Sadly, Prime Ministers Turnbull and Morrison have spurned the invitation, rejecting the call for a First Nations Voice to Parliament enshrined in the Constitution, arguing, entirely incorrectly, that it would be a ‘Third Chamber’. Ken Wyatt, Minister for Indigenous Australians, after several seemingly contradictory comments about the Voice, eventually announced on October 19 2019 a “co-design process that will develop models to enhance local and regional decision-making and provide a voice for Indigenous Australians to government”, a far cry from a Voice to Parliament enshrined in the Constitution.

Adopting a ‘divide and conquer’ approach, Wyatt chose Indigenous leaders to help him develop this process without consulting the Uluru Leadership Dialogue Group (ULDG), which has said, “Noel Pearson, Professor Megan Davis, Pat Anderson AO and Roy Ah-See, on behalf of the Uluru Dialogue delegates, affirm today there will not be a compromised position on a constitutionally enshrined Voice to Parliament as articulated in the “Uluru Statement From the Heart”. Another eminent Uluru delegate, Eddie Synot, in a UNSW release on October 31 2019 said “Ken Wyatt’s proposed ‘voice to government’ marks another failure to hear Indigenous voices.

The ‘voice to government’ is to be legislated and separate from the question of symbolic constitutional recognition. This type of reform was resoundingly rejected by the Uluru statement.” In another rebuff, the Minister has barred his advisory group from “making any recommendations on a Makarrata Commission, the forum meant to offer “truth-telling” and conflict resolution with First Australians.” (David Crowe SMH February 11 2020).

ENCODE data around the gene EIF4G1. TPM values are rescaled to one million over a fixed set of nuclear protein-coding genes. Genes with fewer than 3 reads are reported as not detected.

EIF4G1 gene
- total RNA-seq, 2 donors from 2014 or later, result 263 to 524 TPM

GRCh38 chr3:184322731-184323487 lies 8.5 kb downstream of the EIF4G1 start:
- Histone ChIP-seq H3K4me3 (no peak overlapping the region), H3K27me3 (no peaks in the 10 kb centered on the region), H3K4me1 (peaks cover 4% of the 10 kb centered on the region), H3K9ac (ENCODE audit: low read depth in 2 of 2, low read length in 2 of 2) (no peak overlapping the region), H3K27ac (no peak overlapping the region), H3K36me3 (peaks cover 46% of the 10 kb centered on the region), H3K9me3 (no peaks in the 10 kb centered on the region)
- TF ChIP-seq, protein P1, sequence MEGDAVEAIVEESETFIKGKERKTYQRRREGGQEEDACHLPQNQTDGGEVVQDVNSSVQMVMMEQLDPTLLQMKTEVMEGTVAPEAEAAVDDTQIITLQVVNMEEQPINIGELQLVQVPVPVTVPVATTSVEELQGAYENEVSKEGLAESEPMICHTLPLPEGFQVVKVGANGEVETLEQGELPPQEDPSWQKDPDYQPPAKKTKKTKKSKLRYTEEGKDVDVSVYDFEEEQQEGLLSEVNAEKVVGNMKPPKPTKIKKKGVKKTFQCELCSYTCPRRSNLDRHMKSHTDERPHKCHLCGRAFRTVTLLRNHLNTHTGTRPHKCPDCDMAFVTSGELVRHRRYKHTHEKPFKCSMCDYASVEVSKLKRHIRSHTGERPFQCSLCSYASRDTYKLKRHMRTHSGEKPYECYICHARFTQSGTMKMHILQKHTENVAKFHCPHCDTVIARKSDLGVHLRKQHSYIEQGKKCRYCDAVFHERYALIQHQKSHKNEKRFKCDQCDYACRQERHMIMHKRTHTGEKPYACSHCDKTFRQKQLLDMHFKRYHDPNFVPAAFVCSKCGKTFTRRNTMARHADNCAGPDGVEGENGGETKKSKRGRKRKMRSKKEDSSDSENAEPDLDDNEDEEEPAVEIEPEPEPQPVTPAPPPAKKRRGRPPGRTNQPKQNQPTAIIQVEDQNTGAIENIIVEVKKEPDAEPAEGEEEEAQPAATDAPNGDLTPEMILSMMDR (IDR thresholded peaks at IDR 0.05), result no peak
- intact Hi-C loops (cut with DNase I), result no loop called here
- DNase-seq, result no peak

One must acknowledge progress relating to reduction in Indigenous incarceration and alienation of children through more ambitious ‘Closing the Gap’ targets, a key reason for this being that the new targets were negotiated with the authorised Indigenous ‘Coalition of Peaks’. However, postponement of an increase in the minimum age for incarceration from 10 to 14 seems unforgiveable, as is the target of parity in adult incarceration by 2093!

So, what next for the Uluru Statement? Clearly the Government must start a constructive dialogue on the entire Statement with the ULDG. We Non-Indigenous Australians must continue to support Black Lives Matter vigourously. Given Covid-19 restrictions the battle must be fought in all forms of media, especially social media, which has the capacity to galvanise the wider Australian community.

As the Government is likely to remain intransigent, Anthony Albanese and Labor, who have both committed to support the Statement, have the opportunity to keep the flame alive by immediately commencing negotiations with the ULDG. This will put great pressure on the Government and resonate positively with the electorate leading up to the next election.

If all else fails, the only hope for redemption and reconciliation may be Gandhi’s proven strategy of Non-Violent Civil Disobedience. After all, it helped bring about the success of the 1967 referendum, the end to the Vietnam War and the abandonment of the Franklin Dam!